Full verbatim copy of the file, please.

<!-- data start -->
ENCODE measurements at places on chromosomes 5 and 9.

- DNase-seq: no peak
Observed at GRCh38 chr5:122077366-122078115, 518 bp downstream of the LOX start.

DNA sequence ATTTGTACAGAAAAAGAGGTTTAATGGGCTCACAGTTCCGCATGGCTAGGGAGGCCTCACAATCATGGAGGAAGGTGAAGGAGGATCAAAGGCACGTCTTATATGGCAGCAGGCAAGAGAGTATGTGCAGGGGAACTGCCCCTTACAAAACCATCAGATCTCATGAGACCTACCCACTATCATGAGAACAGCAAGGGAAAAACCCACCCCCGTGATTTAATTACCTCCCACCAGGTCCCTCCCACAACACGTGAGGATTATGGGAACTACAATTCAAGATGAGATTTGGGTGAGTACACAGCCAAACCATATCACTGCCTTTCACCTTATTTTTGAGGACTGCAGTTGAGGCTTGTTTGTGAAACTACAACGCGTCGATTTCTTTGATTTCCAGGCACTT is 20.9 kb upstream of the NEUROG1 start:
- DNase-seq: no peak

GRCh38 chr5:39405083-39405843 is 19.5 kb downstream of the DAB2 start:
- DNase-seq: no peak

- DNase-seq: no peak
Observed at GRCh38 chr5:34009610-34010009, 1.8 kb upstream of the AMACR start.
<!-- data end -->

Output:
ENCODE measurements at places on chromosomes 5 and 9.

- DNase-seq: no peak
Observed at GRCh38 chr5:122077366-122078115, 518 bp downstream of the LOX start.

DNA sequence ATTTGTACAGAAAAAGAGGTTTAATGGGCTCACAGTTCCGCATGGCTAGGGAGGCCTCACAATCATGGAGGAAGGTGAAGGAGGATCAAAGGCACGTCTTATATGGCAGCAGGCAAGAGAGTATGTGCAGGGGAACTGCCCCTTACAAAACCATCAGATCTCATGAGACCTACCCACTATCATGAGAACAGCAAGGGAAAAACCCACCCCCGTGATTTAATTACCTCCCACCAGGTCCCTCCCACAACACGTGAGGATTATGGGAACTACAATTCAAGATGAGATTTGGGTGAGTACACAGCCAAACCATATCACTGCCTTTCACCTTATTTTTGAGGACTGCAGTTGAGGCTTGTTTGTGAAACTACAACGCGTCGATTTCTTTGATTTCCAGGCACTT is 20.9 kb upstream of the NEUROG1 start:
- DNase-seq: no peak

GRCh38 chr5:39405083-39405843 is 19.5 kb downstream of the DAB2 start:
- DNase-seq: no peak

- DNase-seq: no peak
Observed at GRCh38 chr5:34009610-34010009, 1.8 kb upstream of the AMACR start.